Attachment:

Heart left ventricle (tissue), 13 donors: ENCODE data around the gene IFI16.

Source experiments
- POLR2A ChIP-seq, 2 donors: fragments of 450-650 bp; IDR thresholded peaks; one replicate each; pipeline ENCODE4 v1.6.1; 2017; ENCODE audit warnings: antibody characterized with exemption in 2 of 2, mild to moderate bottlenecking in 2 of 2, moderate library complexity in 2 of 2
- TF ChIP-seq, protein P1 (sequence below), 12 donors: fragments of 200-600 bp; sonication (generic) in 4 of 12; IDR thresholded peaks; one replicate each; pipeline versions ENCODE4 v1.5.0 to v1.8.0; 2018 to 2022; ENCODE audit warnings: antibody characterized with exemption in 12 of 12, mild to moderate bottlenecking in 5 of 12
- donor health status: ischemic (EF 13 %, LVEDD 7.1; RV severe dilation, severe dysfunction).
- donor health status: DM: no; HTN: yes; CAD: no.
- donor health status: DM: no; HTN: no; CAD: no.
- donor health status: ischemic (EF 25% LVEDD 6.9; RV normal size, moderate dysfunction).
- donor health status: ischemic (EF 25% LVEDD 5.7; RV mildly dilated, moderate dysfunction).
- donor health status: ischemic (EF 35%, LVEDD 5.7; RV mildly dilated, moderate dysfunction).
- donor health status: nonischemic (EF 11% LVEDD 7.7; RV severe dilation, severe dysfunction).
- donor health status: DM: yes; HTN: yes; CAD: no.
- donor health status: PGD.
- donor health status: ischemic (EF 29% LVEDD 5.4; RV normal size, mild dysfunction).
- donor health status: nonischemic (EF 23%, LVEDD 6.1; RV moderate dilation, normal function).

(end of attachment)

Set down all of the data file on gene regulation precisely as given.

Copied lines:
Heart left ventricle (tissue), 13 donors: ENCODE data around the gene IFI16.

Source experiments
- POLR2A ChIP-seq, 2 donors: fragments of 450-650 bp; IDR thresholded peaks; one replicate each; pipeline ENCODE4 v1.6.1; 2017; ENCODE audit warnings: antibody characterized with exemption in 2 of 2, mild to moderate bottlenecking in 2 of 2, moderate library complexity in 2 of 2
- TF ChIP-seq, protein P1 (sequence below), 12 donors: fragments of 200-600 bp; sonication (generic) in 4 of 12; IDR thresholded peaks; one replicate each; pipeline versions ENCODE4 v1.5.0 to v1.8.0; 2018 to 2022; ENCODE audit warnings: antibody characterized with exemption in 12 of 12, mild to moderate bottlenecking in 5 of 12
- donor health status: ischemic (EF 13 %, LVEDD 7.1; RV severe dilation, severe dysfunction).
- donor health status: DM: no; HTN: yes; CAD: no.
- donor health status: DM: no; HTN: no; CAD: no.
- donor health status: ischemic (EF 25% LVEDD 6.9; RV normal size, moderate dysfunction).
- donor health status: ischemic (EF 25% LVEDD 5.7; RV mildly dilated, moderate dysfunction).
- donor health status: ischemic (EF 35%, LVEDD 5.7; RV mildly dilated, moderate dysfunction).
- donor health status: nonischemic (EF 11% LVEDD 7.7; RV severe dilation, severe dysfunction).
- donor health status: DM: yes; HTN: yes; CAD: no.
- donor health status: PGD.
- donor health status: ischemic (EF 29% LVEDD 5.4; RV normal size, mild dysfunction).
- donor health status: nonischemic (EF 23%, LVEDD 6.1; RV moderate dilation, normal function).